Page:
National Birth Mother’s Day occurs on the Saturday before Mother’s Day (second Sunday of May) and this year it falls on May 7. It’s a mindful tribute to recognize birth mothers who chose to place their children for adoption. This day also celebrates birth moms who were victimized and coerced into placing their children for adoption as they deserve just as much recognition and support. It takes a special kind of strength to grow a human being inside you, bring them out into the world safely, only to place them into the care of another. So it’s a day not just for adoptees to remember their biological mothers, but for adoptive families to appreciate the women from whom they received their child.
History of National Birth Mother’s Day
National Birth Mother’s Day was first founded and celebrated in Seattle, Washington, in 1990, by Mary Jean Wolch-Marsh and a group of other women like her who had to place their child for adoption. They chose to commemorate it on the Saturday before Mother’s Day, which fell on May 12 that year, as a way of showing solidarity and support for each other at a time when society was revving up to celebrate the women who were parenting children.
This is symbolic in itself because it brought to the forefront women who have largely been ignored by general society, despite their enormous sacrifice. Thus, the primary purpose behind this day is to honor those women who may normally go through life forgotten — without the special recognition that the world gives to officially recognized ‘mothers’.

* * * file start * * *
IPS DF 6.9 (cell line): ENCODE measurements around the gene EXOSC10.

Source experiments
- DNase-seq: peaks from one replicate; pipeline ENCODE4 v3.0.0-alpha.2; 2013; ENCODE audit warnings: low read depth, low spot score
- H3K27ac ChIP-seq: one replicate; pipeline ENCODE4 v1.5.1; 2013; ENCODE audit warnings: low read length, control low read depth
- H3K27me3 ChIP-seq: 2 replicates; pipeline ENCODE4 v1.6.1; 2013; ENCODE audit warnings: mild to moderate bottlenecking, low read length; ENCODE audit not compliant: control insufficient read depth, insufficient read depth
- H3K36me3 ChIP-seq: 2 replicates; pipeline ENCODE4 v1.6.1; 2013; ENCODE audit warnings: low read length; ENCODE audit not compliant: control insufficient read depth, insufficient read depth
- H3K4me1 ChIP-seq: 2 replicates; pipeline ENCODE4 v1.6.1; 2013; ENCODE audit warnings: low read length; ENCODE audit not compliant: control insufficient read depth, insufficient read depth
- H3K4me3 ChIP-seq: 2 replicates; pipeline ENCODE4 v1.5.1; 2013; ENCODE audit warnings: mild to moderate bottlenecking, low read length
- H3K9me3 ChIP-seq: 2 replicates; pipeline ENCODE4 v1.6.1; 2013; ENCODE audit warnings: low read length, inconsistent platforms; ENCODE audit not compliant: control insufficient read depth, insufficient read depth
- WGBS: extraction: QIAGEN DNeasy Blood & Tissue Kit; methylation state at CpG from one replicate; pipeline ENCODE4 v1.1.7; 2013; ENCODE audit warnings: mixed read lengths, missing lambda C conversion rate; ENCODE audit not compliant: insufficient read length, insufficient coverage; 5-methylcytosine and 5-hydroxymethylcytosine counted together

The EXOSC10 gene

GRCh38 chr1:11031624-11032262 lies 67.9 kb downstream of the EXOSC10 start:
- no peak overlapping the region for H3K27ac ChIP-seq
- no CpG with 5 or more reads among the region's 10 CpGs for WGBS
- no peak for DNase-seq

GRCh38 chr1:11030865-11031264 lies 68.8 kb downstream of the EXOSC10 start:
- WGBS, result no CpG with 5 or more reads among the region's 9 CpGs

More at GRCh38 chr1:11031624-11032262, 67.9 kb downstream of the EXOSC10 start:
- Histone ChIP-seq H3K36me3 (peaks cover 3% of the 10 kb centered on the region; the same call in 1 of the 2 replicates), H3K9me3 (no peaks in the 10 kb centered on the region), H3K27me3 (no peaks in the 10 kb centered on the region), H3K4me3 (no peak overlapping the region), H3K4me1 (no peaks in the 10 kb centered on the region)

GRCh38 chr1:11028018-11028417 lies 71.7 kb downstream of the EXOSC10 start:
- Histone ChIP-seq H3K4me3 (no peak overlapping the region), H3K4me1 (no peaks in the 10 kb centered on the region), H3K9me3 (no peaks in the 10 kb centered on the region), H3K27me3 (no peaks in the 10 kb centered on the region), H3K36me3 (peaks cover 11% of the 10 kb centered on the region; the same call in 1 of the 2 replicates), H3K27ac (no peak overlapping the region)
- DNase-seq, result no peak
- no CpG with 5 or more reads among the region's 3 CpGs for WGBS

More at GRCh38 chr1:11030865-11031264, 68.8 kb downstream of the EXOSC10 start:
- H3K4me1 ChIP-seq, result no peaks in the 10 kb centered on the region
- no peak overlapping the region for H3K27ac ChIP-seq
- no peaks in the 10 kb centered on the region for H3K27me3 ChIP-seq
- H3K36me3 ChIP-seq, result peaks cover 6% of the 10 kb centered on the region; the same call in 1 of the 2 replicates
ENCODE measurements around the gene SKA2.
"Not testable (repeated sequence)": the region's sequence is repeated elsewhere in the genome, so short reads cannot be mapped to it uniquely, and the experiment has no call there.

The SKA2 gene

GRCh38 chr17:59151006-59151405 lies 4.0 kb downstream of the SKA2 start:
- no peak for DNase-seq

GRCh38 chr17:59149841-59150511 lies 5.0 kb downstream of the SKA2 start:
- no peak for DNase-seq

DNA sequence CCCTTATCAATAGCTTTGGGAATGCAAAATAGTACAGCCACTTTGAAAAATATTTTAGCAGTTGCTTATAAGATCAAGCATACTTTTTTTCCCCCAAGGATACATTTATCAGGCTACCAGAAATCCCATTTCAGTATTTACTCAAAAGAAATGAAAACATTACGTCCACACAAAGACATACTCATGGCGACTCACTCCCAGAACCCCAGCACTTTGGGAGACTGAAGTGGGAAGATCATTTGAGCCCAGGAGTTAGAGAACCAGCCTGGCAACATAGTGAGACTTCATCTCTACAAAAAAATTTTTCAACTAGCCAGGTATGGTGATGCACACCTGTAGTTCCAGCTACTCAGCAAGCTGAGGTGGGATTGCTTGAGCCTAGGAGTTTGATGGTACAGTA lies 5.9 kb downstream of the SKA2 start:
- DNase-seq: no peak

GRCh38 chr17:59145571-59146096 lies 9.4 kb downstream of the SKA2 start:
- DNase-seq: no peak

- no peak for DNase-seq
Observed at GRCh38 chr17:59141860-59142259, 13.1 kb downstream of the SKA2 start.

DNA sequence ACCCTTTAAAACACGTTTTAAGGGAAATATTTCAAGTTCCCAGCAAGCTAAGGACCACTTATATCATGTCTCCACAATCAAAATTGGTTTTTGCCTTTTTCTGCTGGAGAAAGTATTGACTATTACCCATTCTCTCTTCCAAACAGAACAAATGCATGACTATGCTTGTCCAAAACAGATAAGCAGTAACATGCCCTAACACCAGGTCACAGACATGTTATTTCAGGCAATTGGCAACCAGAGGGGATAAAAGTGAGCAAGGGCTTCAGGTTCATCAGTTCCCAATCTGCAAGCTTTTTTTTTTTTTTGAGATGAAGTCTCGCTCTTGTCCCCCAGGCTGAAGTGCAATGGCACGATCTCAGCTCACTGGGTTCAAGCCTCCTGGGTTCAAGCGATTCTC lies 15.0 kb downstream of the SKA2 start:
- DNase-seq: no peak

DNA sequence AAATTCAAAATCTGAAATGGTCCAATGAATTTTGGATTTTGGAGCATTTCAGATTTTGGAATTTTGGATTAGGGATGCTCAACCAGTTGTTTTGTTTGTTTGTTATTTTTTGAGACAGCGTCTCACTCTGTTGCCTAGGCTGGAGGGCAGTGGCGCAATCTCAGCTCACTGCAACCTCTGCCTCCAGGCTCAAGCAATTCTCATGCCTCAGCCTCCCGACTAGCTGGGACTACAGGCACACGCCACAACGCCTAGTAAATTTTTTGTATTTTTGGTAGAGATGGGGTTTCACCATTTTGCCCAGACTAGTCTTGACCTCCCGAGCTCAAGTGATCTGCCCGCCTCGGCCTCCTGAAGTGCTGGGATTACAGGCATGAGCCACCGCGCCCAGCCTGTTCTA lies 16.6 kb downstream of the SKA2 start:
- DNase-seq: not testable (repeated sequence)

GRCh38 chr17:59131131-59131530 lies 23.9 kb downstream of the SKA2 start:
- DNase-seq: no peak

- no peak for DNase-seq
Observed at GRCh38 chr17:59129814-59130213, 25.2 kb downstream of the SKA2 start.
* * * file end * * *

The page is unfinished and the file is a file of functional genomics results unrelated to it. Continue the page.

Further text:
Over the years, National Birth Mother’s Day developed into a means to educate others about adoption and the implications it can have on all stakeholders involved. Especially in the case of families with open adoptions, observing this day can help them acknowledge and appropriately express their appreciation for the birth mother of their child. It can also help bring birth mothers together through their shared experiences, fostering a sense of community and belongingness.
At the end of the day, birth mothers play a crucial role in any kind of adoption, hence it is important for these women to have a day to be honored for their courageous decision, regardless of the context in which they made it. However, this day can also be slightly controversial, because it may hit a sensitive spot when it comes to the relationship (or lack thereof) between adopted children and their birth mothers. It must therefore be navigated carefully, and always with the consent of those involved, especially adopted children.
National Birth Mother’s Day timeline
Closed adoptions disallow contact between adoptees and birth mothers.
The benefits of open adoption become apparent to all parties.
A bold group of women decides not to be forgotten.
The formation of support groups and forums for birth mothers is on the increase.
National Birth Mother’s Day FAQs
Who is National Birth Mother’s Day designed for?
Anyone really! You do not necessarily have to be a birth mother who made an adoption plan or an adopted child in order to celebrate this day. All it takes is an empathetic frame of mind and a willingness to reach out, in whatever way feels appropriate.
How do birth mothers feel about National Birth Mother’s Day?